Review of The Fever at Black Mirror Theatre

    The Fever is a monologue written and originally performed by Wallace Shawn. It is a serious work, even though Shawn is best known as a comic actor. His 213 credits on include portrayals of Vizzini in The Princess Bride, Rex in Toy Story, Grand Nagus Zek in Star Trek Deep Space Nine, and himself in My Dinner with Andre.

    The unnamed speaker in The Fever is traveling at the start of the play. The speaker is shaking and shivering when he or she awakens in a hotel room in a poor foreign country. The physical suffering caused by the fever is mirrored by the guilt the speaker feels over complicity in the unequal distribution of wealth throughout the world. The play is filled with moral indignation.

    The program for Black Mirror Theatre’s current staging of The Fever includes a note from the author: “This piece was originally written with the idea that it could be performed on a sort of door- to-door basis in people’s homes or apartments, perhaps for an audience of ten or twelve. It can also be done in theatres—small ones or even large ones…It can be done by a man or woman of more or less any age or type.”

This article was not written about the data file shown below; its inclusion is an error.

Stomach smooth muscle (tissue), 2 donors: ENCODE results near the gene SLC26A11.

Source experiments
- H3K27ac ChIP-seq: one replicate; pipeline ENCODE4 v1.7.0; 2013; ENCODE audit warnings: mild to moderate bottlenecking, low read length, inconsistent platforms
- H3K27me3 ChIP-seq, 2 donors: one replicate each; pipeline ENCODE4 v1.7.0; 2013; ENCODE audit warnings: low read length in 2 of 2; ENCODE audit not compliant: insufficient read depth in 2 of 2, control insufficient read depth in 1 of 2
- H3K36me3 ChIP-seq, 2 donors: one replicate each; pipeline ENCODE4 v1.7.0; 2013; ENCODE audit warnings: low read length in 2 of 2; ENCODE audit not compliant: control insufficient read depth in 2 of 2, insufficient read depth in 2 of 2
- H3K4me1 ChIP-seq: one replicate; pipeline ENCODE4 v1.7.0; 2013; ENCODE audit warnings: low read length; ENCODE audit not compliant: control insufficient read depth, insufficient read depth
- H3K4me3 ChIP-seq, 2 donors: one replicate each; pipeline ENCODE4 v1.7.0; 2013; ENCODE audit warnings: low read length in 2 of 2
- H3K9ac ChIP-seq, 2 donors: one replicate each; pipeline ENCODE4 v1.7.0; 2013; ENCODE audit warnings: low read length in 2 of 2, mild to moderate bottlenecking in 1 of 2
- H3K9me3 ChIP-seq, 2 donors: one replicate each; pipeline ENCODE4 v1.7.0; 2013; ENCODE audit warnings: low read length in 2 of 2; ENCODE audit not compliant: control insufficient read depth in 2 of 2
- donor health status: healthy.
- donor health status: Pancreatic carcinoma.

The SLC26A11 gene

Black Mirror is presenting the play in a theater but not in a way not envisioned in this quotation. The production has a cast of six.

    Kelly Ballard plays someone who speaks about being sick. The rest of the script is split among five other actors: Hannah de Oliveira, Uche Ijei, Victor Mendez, Kyra Pearson, and Michael Wagner. They mingle like guests a party. Ballard’s visibly suffering character is surrounded by the partygoers but does not interact with them. Presumably, they are figures in dream fueled by the fever.

    The division of the script is highly effective. Lines written as a monologue work surprisingly well as dialogue. The resulting conversations enhance the drama.

    All six performers give committed, convincing performances under Brian J. Rolf’s direction. The staging is in the round with just a few props that create a party setting. Hearing an actor facing away from one’s vantage point is occasionally difficult, but one can argue that the same would be true at the sort of party the dreamer is imagining. Michelle Zielinski designed the atmospheric lighting.

    The Fever runs through December 10 in the Strauss Black Box Theatre of the Kirkwood Performing Arts Center, 210 East Monroe Avenue.

    —Gerry Kowarsky

    Photo by Michelle Rebollo
    From left: Hannah de Oliveira, Kyra Pearson, Kelly Ballard, Michael Wagner, Victor Mendez, and Uche Ijei.